Steamboat Springs As the city of Steamboat Springs considers adopting a water dedication policy, some fear such a law could spawn a local water rights market and inadvertently encourage the drying up of Routt County's cherished agricultural open spaces.
"There's always a concern of water going out of ag, for sure," said South Routt rancher Dean Rossi, who noted that while other areas of the state have very active water markets, the Yampa Valley does not. "We're still immune to a lot of that stuff that goes on on the Front Range. : I'd have to be awful destitute to sell the water rights off my land."
As currently drafted, the city's water dedication policy would require developers to bring water rights - or money to help develop the city's existing water rights, through means such as infrastructure - to the table as a condition of annexation. The policy expresses a strong preference for actual rights before a fee in lieu, and also prefers pre-1922 water rights.
That year is a sharp dividing line in regional water policy. The 1922 Colorado River Compact allocates 75 million acre-feet of water throughout any 10-year period, or about 7.5 million acre-feet annually, from Upper Basin states of Colorado, New Mexico, Utah and Wyoming to Lower Basin states of Arizona, California and Nevada.
Water rights filed after 1922 are junior to the compact, meaning they are subject to its fulfillment.
At a recent meeting of the Steamboat Springs City Council, resident Mary Brown said the only place to find senior water rights, older than the compact, is on agricultural land.
"They're going to dry up a farm somewhere. That's just how it works," Brown said. "Eventually, by requiring the delivery of wet water to the city, you are promoting the drying up of ag land in the county. : I think it will have far-reaching, adverse consequences."
As a result, Brown said, the city would be better off accepting cash to firm up its existing rights. A recently adopted Steamboat Water Supply Master Plan concluded that "the city and the (Mount Werner Water and Sanitation) district have a reliable long-term supply source : capable of meeting projected demands throughout the next 20 years," but that it should "increase redundancy in the community's water supply."
"I think that Steamboat probably has enough water rights for a long, long time down the road," said Rossi. "That's where they need to concentrate their efforts."
Others, including Councilman Steve Ivancie, said they would prefer a stricter policy that brings actual raw water to the table. Ivancie also spoke out against a clause in the draft policy that would give council authority to accept other considerations in lieu of water rights.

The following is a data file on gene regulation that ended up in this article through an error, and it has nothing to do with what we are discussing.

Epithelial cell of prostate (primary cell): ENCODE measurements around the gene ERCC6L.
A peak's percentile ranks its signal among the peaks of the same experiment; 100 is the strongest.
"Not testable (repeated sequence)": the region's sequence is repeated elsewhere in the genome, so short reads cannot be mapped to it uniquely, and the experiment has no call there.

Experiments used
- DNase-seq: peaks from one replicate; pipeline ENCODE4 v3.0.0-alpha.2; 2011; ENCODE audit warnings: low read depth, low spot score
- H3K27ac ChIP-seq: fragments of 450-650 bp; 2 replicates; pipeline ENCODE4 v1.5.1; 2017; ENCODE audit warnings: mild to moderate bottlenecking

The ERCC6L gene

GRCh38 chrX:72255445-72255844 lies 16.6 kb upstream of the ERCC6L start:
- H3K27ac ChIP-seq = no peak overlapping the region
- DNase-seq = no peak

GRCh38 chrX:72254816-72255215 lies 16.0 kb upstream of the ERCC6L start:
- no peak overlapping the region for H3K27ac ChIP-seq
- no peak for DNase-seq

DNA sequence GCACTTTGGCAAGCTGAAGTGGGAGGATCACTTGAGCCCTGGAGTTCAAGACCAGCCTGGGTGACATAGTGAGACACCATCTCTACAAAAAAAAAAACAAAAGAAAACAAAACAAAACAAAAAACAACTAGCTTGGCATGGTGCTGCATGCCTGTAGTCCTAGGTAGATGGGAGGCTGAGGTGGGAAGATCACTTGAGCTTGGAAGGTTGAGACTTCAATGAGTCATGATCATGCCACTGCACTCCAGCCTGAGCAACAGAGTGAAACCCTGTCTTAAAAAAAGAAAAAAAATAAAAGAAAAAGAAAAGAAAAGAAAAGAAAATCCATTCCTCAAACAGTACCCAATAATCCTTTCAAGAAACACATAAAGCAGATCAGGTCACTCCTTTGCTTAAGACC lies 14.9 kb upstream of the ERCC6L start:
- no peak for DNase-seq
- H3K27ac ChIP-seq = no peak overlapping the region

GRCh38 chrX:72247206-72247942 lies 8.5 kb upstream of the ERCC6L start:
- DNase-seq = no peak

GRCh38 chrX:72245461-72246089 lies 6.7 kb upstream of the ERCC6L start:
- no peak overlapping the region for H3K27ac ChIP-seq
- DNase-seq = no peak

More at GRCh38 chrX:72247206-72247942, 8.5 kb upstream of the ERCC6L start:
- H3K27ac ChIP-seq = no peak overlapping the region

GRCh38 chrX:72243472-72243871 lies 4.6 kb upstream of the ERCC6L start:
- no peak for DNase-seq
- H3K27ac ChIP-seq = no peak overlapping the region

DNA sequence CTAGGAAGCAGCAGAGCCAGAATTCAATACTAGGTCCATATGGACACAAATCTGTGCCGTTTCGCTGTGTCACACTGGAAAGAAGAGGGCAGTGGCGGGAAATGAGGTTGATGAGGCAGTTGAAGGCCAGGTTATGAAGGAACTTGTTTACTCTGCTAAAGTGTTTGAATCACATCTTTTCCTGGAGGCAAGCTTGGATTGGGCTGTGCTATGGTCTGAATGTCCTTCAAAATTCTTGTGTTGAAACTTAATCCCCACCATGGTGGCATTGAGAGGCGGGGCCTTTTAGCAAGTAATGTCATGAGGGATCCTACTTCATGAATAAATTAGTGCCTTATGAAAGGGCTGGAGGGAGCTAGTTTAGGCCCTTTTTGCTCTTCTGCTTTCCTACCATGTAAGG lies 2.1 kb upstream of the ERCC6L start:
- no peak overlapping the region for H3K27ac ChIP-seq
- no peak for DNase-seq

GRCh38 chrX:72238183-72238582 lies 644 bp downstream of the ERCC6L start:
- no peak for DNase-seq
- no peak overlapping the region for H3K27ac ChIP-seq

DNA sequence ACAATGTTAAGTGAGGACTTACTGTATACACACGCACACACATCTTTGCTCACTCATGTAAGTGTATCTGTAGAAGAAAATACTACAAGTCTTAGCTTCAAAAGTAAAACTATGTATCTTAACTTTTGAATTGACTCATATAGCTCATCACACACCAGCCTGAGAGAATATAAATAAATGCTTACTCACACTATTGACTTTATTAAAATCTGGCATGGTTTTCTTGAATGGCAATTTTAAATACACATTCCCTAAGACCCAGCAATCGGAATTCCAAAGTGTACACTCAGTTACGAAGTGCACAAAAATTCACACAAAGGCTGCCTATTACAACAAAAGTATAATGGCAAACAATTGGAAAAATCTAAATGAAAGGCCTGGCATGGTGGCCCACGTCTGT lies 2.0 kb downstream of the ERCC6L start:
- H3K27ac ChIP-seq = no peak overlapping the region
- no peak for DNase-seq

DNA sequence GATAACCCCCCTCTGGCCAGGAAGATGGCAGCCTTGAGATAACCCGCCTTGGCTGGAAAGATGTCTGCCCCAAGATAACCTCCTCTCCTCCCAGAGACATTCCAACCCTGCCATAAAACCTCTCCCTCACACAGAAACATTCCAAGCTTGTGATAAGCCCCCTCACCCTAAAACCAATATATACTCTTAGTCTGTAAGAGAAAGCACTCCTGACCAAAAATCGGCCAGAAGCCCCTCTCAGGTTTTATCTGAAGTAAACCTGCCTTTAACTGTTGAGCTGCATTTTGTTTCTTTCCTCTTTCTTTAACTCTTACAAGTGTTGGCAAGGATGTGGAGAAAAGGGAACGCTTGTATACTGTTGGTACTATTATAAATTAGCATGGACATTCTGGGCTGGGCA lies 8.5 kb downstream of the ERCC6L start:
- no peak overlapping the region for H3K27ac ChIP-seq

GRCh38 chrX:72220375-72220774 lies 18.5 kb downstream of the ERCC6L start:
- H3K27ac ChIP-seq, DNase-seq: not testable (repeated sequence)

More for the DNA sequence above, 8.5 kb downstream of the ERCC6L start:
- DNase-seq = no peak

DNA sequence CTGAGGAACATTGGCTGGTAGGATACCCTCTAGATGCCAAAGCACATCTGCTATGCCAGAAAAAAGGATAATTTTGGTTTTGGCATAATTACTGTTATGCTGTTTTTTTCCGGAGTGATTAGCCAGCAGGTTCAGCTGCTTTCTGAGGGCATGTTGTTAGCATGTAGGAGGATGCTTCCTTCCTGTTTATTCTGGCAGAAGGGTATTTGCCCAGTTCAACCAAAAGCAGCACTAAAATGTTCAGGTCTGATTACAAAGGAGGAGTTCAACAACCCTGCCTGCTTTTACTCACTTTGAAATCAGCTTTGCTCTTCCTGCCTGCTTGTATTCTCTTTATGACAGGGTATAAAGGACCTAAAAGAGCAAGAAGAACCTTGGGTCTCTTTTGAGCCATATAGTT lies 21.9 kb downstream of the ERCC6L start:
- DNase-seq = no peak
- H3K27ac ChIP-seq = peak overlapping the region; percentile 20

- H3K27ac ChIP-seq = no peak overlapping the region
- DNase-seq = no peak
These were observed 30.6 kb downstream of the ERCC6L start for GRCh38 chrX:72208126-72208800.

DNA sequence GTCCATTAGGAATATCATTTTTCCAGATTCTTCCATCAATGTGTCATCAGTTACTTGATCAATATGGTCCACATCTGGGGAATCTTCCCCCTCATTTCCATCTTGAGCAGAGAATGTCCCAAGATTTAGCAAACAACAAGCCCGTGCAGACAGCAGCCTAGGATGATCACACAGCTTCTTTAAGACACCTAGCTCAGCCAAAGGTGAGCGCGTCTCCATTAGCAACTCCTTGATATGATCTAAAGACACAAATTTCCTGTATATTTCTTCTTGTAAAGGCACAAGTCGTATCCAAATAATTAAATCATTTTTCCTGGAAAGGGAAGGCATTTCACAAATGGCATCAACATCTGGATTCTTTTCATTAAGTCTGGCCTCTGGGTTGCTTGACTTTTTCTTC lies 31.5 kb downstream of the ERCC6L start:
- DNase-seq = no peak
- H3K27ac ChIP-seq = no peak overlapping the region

"This policy should be as airtight as possible," Ivancie said.
Resident Paul Stettner agreed.
"That just leaves the door wide open to politics and future abuse," he said. "Cash isn't going to buy you water unless you go buy bottles of it someplace."
Councilwoman Cari Hermacinski, who also raised the question of whether the policy would inadvertently dry up agricultural land, disagreed and said it is important to keep flexibility in the ordinance.
Boulder lawyer Fritz Holleman, the city's water attorney, said Friday that the issue is a valid concern.
"I think we do need to put in some additional language to address that," Holleman said.
Holleman said he has some ideas for discouraging developers from purchasing water off ranches, but he did not wish to be specific because he has yet to consult with city officials. The Steamboat Springs City Council is expected to discuss the policy in April.
Public Works Director Philo Shelton said the intent of the policy is not to have developers go out and purchase a random assortment of water rights throughout the valley. Rather, Shelton said the city hopes developers seeking annexation will dedicate the water rights tied to their land to the city.
"We want to make sure we get that piece of paper with the land," Shelton said.
When a parcel has no active water rights associated with it, Shelton said, the city likely will work out a different arrangement, as it has decided to do with the proposed Steamboat 700 development west of city limits. Instead of water rights, Steamboat 700 will be asked to pay for improvements that will allow the city to put existing water rights to use - such as those in the Elk River and Stagecoach Reservoir. The developers' payment will be based on a water demand study for the project.
"The issue with Steamboat 700 is that parcel has no active water rights," Shelton said. "Everyone is unique with their rights."